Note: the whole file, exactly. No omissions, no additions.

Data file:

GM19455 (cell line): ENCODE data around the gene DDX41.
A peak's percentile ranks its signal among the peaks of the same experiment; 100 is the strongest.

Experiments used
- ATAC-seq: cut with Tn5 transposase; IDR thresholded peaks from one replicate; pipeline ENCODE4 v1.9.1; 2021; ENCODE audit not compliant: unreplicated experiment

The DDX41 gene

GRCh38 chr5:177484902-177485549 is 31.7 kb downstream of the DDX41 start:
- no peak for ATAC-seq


GM19455 (cell line): ENCODE data around the gene DDX41.
A peak's percentile ranks its signal among the peaks of the same experiment; 100 is the strongest.

Experiments used
- ATAC-seq: cut with Tn5 transposase; IDR thresholded peaks from one replicate; pipeline ENCODE4 v1.9.1; 2021; ENCODE audit not compliant: unreplicated experiment

The DDX41 gene

GRCh38 chr5:177484902-177485549 is 31.7 kb downstream of the DDX41 start:
- no peak for ATAC-seq